Fleet News

Leasing firms go global in search for business growth

GENERAL Motors Acceptance Corporation (GMAC) chief executive Len Clayton explains the vital lessons fleets need to learn when launching global fleet policies.

As sales patches go, Len Clayton, global chief executive, full service leasing for GMAC, the financial services arm of General Motors, has a pretty large area to cover.

Clayton is in charge of the firm's leasing resources in 10 European countries, Australia and Mexico, under the Interleasing and Masterlease brands. As a result, he knows the global fleet industry inside out: where business is being done and where it will be found in the future.

Amid claims the UK market for full leasing services is flat, it is important for operators to find new opportunities.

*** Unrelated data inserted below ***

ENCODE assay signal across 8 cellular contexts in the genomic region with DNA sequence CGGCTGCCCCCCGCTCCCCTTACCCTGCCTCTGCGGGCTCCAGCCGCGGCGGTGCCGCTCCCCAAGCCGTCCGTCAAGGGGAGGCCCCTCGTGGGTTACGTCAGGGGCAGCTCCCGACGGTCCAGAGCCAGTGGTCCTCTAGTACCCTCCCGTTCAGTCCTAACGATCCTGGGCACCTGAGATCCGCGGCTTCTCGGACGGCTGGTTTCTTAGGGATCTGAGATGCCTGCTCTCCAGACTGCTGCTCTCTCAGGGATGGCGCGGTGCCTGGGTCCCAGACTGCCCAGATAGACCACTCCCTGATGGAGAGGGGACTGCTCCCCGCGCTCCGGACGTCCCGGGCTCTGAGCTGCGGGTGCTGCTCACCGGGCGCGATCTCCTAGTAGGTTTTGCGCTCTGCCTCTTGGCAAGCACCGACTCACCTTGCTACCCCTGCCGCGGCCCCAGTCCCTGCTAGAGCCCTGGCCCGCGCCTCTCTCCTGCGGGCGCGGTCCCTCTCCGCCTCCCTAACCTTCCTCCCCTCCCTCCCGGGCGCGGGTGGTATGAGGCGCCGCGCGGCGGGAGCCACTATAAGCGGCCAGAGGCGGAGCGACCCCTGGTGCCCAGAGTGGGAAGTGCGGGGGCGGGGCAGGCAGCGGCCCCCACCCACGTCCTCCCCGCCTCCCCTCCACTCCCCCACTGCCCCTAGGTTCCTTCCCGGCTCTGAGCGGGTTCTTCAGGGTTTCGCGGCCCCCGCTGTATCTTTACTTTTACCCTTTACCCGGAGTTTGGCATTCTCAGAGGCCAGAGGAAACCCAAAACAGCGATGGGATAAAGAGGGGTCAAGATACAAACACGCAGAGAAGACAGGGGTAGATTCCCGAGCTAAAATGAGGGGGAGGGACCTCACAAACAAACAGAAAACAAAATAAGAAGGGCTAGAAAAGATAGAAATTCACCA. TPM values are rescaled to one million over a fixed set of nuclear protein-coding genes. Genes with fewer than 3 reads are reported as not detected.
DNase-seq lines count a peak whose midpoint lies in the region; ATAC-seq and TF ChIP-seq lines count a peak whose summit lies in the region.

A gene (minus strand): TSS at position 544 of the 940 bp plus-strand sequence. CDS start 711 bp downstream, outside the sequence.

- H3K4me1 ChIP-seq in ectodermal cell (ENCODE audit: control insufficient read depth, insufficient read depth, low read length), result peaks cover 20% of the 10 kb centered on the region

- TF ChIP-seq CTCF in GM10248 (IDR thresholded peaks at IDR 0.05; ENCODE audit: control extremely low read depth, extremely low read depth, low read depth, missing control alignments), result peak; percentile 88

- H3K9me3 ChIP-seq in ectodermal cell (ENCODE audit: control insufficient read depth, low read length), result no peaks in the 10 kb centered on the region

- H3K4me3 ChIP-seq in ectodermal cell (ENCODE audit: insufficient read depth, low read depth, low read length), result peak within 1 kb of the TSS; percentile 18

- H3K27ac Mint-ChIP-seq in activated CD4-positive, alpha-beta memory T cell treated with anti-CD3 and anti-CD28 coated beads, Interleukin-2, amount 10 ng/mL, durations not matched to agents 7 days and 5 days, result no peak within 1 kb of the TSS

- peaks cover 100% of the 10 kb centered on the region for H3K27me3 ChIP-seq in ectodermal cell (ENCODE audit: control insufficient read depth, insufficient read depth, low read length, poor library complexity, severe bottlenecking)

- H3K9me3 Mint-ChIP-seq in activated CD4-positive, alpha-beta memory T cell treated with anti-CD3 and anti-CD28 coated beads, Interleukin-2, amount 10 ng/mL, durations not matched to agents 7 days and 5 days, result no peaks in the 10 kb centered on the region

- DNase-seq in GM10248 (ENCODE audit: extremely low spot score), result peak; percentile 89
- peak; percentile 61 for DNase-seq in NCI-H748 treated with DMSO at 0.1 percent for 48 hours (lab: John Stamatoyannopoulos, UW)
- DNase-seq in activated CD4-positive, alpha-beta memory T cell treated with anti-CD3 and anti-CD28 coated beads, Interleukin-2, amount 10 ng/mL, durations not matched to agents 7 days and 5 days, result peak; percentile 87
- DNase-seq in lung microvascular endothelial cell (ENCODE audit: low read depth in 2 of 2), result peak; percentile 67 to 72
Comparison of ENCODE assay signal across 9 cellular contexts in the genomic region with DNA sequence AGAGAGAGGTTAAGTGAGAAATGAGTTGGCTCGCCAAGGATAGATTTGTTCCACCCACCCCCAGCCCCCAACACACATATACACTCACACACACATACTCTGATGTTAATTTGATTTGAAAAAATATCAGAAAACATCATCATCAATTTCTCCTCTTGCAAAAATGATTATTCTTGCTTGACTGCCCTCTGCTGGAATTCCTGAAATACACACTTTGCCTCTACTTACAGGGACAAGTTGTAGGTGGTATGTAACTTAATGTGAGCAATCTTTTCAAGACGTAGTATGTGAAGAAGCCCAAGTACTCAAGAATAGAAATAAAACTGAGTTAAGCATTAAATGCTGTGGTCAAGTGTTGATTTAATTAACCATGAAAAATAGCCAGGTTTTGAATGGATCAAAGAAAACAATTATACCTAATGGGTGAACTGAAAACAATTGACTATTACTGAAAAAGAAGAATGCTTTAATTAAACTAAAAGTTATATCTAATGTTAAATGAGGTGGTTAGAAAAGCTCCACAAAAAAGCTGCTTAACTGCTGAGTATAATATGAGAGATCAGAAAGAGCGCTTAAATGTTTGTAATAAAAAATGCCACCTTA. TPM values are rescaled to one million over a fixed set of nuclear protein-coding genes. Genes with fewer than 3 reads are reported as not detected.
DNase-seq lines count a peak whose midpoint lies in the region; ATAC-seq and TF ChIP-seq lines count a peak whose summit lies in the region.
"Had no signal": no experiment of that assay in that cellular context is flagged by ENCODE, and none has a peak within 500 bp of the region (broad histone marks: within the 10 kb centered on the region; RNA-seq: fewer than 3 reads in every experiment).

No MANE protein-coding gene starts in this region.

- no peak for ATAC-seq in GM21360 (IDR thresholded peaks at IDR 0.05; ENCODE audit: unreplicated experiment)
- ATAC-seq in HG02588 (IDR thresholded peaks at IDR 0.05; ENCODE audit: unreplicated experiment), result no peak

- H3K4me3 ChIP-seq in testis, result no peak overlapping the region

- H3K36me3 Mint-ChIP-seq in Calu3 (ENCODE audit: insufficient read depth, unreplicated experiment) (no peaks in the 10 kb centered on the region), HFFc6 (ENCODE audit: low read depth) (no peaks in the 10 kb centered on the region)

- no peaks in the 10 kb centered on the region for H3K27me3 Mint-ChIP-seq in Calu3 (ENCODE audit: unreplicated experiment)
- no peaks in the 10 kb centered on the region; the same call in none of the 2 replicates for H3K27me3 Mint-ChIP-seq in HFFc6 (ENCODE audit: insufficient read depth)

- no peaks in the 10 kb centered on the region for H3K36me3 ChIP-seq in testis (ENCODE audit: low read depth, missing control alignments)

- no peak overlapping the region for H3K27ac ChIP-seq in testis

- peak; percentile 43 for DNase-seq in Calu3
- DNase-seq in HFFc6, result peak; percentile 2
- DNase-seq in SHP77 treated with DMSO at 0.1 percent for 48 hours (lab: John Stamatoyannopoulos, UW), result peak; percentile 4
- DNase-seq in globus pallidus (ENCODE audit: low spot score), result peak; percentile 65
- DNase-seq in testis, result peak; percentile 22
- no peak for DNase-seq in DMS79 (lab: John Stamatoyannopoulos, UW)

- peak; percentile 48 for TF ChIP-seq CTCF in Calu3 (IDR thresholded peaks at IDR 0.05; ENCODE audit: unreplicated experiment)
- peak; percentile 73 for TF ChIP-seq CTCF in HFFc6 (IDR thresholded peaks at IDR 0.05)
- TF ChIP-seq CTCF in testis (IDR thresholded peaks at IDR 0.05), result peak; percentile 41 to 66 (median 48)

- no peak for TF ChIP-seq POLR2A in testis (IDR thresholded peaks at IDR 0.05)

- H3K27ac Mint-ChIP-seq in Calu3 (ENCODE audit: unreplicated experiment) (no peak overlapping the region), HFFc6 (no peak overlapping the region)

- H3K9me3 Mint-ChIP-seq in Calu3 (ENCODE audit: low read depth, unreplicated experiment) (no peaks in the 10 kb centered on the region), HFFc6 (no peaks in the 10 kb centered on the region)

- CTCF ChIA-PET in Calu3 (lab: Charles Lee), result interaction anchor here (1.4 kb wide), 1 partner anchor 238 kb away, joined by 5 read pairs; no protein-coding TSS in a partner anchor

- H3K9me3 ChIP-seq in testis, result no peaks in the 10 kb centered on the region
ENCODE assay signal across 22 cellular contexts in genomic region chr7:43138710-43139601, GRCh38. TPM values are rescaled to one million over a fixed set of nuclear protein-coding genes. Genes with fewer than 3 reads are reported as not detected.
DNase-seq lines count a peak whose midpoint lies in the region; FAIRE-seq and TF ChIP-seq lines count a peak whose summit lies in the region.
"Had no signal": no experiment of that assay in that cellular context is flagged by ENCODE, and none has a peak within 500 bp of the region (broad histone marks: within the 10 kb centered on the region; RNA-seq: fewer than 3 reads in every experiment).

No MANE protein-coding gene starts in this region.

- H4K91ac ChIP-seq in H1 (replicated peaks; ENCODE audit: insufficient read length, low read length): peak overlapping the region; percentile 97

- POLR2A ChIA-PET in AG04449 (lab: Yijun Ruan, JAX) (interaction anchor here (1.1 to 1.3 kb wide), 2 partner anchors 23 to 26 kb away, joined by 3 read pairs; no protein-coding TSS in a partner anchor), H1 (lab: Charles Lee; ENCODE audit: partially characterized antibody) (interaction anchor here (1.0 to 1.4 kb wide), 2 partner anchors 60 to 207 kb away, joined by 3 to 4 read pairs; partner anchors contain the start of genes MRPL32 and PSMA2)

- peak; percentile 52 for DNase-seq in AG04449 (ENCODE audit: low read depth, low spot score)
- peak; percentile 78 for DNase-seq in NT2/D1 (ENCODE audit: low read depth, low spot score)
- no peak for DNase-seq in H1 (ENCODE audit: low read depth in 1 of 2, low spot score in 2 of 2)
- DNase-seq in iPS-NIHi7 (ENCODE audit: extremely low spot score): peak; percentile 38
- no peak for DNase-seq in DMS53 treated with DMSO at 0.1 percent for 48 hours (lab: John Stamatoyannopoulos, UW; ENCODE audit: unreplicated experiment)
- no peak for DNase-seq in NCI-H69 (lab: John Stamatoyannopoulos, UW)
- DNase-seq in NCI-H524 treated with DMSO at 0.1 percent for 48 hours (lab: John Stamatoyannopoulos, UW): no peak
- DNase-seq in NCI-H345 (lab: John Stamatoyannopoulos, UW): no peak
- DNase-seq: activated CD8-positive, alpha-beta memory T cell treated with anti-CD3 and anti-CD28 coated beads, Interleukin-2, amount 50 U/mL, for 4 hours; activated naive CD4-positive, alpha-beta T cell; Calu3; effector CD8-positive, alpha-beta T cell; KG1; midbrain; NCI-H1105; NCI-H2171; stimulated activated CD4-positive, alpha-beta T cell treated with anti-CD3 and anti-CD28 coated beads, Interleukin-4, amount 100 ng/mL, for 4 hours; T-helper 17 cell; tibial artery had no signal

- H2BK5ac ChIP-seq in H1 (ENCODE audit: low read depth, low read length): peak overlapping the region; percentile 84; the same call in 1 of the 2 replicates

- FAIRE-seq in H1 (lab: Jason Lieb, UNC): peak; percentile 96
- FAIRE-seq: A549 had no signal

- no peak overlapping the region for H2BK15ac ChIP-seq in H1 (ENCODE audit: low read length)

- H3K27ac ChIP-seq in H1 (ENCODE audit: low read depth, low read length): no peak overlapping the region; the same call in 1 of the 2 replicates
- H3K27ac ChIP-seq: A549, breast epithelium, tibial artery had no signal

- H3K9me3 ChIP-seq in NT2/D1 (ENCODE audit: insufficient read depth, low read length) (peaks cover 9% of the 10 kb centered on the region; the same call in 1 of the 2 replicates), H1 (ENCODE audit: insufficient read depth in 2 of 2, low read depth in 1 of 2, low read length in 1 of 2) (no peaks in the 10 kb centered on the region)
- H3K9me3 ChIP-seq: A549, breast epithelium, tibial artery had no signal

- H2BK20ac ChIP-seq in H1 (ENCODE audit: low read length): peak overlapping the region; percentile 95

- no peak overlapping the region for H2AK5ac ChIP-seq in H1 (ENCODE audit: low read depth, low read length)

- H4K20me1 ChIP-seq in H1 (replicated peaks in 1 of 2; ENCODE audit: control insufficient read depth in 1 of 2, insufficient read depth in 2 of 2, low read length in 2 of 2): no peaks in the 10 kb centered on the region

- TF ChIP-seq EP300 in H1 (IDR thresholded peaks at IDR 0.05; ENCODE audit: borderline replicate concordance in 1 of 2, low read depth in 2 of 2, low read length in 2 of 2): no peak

Clayton said: 'In Europe there are a number of traditional markets: France Germany, Italy, the Netherlands, Belgium and Spain but the major traditional markets are all mature, although most are growing quicker than the UK. There are huge areas for growth and leasing companies which feel comfortable only in Britain and Western Europe are missing out. In the UK, margins are slender at 1-2% return on assets, while in many other countries a 5% return on assets after tax is the norm.'

So while western Europe is saturated, GMAC has looked to Poland and the other ambitious European nations born out of the extinct Eastern Bloc.

Clayton said: 'Poland is a new emerging market for us and is the fastest growing market in Eastern Europe. It is also a springboard into the Czech Republic and Hungary when they join the EU in two or three years' time. The potential there will be enormous.